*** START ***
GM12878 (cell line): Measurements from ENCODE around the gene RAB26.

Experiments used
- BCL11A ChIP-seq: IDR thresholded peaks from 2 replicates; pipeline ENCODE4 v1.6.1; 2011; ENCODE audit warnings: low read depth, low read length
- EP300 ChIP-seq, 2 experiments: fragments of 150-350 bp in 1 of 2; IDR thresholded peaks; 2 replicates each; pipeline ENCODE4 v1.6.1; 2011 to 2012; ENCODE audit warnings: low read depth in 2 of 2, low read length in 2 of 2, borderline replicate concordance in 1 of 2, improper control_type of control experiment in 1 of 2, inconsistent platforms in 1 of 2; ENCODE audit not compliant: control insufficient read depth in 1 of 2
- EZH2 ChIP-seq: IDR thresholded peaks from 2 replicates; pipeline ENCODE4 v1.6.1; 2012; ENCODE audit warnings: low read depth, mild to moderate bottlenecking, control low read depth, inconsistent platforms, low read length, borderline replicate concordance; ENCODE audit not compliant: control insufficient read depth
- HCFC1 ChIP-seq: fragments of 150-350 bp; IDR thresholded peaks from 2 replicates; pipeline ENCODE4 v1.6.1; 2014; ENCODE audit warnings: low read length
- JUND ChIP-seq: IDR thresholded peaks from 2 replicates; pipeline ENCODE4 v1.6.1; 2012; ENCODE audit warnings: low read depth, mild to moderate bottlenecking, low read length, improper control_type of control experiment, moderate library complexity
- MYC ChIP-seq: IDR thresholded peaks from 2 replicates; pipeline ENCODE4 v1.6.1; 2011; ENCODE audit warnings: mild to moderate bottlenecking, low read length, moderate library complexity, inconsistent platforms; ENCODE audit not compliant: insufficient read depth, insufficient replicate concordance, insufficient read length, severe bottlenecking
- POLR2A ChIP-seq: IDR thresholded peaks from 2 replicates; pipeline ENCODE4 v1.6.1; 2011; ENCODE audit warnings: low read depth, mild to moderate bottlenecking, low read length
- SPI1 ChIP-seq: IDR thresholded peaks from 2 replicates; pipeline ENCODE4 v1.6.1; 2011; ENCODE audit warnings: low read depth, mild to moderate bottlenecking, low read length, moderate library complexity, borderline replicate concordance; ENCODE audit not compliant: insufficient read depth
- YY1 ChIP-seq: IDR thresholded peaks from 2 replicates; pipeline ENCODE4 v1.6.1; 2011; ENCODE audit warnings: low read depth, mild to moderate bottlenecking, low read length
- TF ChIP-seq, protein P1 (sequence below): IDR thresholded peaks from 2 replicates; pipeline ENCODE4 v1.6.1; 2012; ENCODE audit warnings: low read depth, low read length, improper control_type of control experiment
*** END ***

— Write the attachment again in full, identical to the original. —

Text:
GM12878 (cell line): Measurements from ENCODE around the gene RAB26.

Experiments used
- BCL11A ChIP-seq: IDR thresholded peaks from 2 replicates; pipeline ENCODE4 v1.6.1; 2011; ENCODE audit warnings: low read depth, low read length
- EP300 ChIP-seq, 2 experiments: fragments of 150-350 bp in 1 of 2; IDR thresholded peaks; 2 replicates each; pipeline ENCODE4 v1.6.1; 2011 to 2012; ENCODE audit warnings: low read depth in 2 of 2, low read length in 2 of 2, borderline replicate concordance in 1 of 2, improper control_type of control experiment in 1 of 2, inconsistent platforms in 1 of 2; ENCODE audit not compliant: control insufficient read depth in 1 of 2
- EZH2 ChIP-seq: IDR thresholded peaks from 2 replicates; pipeline ENCODE4 v1.6.1; 2012; ENCODE audit warnings: low read depth, mild to moderate bottlenecking, control low read depth, inconsistent platforms, low read length, borderline replicate concordance; ENCODE audit not compliant: control insufficient read depth
- HCFC1 ChIP-seq: fragments of 150-350 bp; IDR thresholded peaks from 2 replicates; pipeline ENCODE4 v1.6.1; 2014; ENCODE audit warnings: low read length
- JUND ChIP-seq: IDR thresholded peaks from 2 replicates; pipeline ENCODE4 v1.6.1; 2012; ENCODE audit warnings: low read depth, mild to moderate bottlenecking, low read length, improper control_type of control experiment, moderate library complexity
- MYC ChIP-seq: IDR thresholded peaks from 2 replicates; pipeline ENCODE4 v1.6.1; 2011; ENCODE audit warnings: mild to moderate bottlenecking, low read length, moderate library complexity, inconsistent platforms; ENCODE audit not compliant: insufficient read depth, insufficient replicate concordance, insufficient read length, severe bottlenecking
- POLR2A ChIP-seq: IDR thresholded peaks from 2 replicates; pipeline ENCODE4 v1.6.1; 2011; ENCODE audit warnings: low read depth, mild to moderate bottlenecking, low read length
- SPI1 ChIP-seq: IDR thresholded peaks from 2 replicates; pipeline ENCODE4 v1.6.1; 2011; ENCODE audit warnings: low read depth, mild to moderate bottlenecking, low read length, moderate library complexity, borderline replicate concordance; ENCODE audit not compliant: insufficient read depth
- YY1 ChIP-seq: IDR thresholded peaks from 2 replicates; pipeline ENCODE4 v1.6.1; 2011; ENCODE audit warnings: low read depth, mild to moderate bottlenecking, low read length
- TF ChIP-seq, protein P1 (sequence below): IDR thresholded peaks from 2 replicates; pipeline ENCODE4 v1.6.1; 2012; ENCODE audit warnings: low read depth, low read length, improper control_type of control experiment